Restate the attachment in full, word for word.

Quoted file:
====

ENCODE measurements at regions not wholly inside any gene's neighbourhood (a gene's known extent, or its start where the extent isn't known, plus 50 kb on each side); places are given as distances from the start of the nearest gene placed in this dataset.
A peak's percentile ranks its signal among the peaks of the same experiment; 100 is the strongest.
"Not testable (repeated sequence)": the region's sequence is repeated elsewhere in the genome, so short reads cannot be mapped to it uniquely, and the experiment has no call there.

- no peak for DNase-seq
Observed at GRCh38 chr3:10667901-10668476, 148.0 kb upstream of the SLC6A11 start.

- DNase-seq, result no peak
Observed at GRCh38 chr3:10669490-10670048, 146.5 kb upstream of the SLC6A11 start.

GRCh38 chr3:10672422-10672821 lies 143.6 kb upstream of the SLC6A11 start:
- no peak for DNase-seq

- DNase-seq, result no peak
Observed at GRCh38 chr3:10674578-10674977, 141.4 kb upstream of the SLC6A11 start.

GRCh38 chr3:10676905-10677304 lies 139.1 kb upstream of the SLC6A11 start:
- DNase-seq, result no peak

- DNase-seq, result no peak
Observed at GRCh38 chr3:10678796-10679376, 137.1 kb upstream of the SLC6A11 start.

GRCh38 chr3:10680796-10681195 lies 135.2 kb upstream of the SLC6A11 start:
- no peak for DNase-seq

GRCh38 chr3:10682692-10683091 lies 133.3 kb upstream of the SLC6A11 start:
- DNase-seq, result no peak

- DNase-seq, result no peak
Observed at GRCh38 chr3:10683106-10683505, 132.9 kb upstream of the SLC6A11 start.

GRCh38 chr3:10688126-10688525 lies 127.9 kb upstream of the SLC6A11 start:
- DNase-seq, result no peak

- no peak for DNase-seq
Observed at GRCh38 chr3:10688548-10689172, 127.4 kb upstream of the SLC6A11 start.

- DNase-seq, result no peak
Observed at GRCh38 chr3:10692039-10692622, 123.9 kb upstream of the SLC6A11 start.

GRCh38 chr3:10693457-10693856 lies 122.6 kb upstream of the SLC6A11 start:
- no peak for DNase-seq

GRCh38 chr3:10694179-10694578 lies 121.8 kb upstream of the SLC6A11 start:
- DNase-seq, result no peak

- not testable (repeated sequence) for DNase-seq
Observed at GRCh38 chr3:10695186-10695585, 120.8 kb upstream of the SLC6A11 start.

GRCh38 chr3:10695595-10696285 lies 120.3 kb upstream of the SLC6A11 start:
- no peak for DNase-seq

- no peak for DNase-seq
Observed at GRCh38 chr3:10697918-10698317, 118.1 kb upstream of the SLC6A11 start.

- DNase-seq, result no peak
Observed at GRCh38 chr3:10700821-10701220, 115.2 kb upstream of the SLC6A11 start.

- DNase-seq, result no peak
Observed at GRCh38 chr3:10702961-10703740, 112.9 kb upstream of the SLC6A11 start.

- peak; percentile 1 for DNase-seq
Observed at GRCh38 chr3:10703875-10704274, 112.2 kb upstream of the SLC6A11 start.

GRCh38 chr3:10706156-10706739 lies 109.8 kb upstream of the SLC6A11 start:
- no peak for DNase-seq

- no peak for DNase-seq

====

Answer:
ENCODE measurements at regions not wholly inside any gene's neighbourhood (a gene's known extent, or its start where the extent isn't known, plus 50 kb on each side); places are given as distances from the start of the nearest gene placed in this dataset.
A peak's percentile ranks its signal among the peaks of the same experiment; 100 is the strongest.
"Not testable (repeated sequence)": the region's sequence is repeated elsewhere in the genome, so short reads cannot be mapped to it uniquely, and the experiment has no call there.

- no peak for DNase-seq
Observed at GRCh38 chr3:10667901-10668476, 148.0 kb upstream of the SLC6A11 start.

- DNase-seq, result no peak
Observed at GRCh38 chr3:10669490-10670048, 146.5 kb upstream of the SLC6A11 start.

GRCh38 chr3:10672422-10672821 lies 143.6 kb upstream of the SLC6A11 start:
- no peak for DNase-seq

- DNase-seq, result no peak
Observed at GRCh38 chr3:10674578-10674977, 141.4 kb upstream of the SLC6A11 start.

GRCh38 chr3:10676905-10677304 lies 139.1 kb upstream of the SLC6A11 start:
- DNase-seq, result no peak

- DNase-seq, result no peak
Observed at GRCh38 chr3:10678796-10679376, 137.1 kb upstream of the SLC6A11 start.

GRCh38 chr3:10680796-10681195 lies 135.2 kb upstream of the SLC6A11 start:
- no peak for DNase-seq

GRCh38 chr3:10682692-10683091 lies 133.3 kb upstream of the SLC6A11 start:
- DNase-seq, result no peak

- DNase-seq, result no peak
Observed at GRCh38 chr3:10683106-10683505, 132.9 kb upstream of the SLC6A11 start.

GRCh38 chr3:10688126-10688525 lies 127.9 kb upstream of the SLC6A11 start:
- DNase-seq, result no peak

- no peak for DNase-seq
Observed at GRCh38 chr3:10688548-10689172, 127.4 kb upstream of the SLC6A11 start.

- DNase-seq, result no peak
Observed at GRCh38 chr3:10692039-10692622, 123.9 kb upstream of the SLC6A11 start.

GRCh38 chr3:10693457-10693856 lies 122.6 kb upstream of the SLC6A11 start:
- no peak for DNase-seq

GRCh38 chr3:10694179-10694578 lies 121.8 kb upstream of the SLC6A11 start:
- DNase-seq, result no peak

- not testable (repeated sequence) for DNase-seq
Observed at GRCh38 chr3:10695186-10695585, 120.8 kb upstream of the SLC6A11 start.

GRCh38 chr3:10695595-10696285 lies 120.3 kb upstream of the SLC6A11 start:
- no peak for DNase-seq

- no peak for DNase-seq
Observed at GRCh38 chr3:10697918-10698317, 118.1 kb upstream of the SLC6A11 start.

- DNase-seq, result no peak
Observed at GRCh38 chr3:10700821-10701220, 115.2 kb upstream of the SLC6A11 start.

- DNase-seq, result no peak
Observed at GRCh38 chr3:10702961-10703740, 112.9 kb upstream of the SLC6A11 start.

- peak; percentile 1 for DNase-seq
Observed at GRCh38 chr3:10703875-10704274, 112.2 kb upstream of the SLC6A11 start.

GRCh38 chr3:10706156-10706739 lies 109.8 kb upstream of the SLC6A11 start:
- no peak for DNase-seq

- no peak for DNase-seq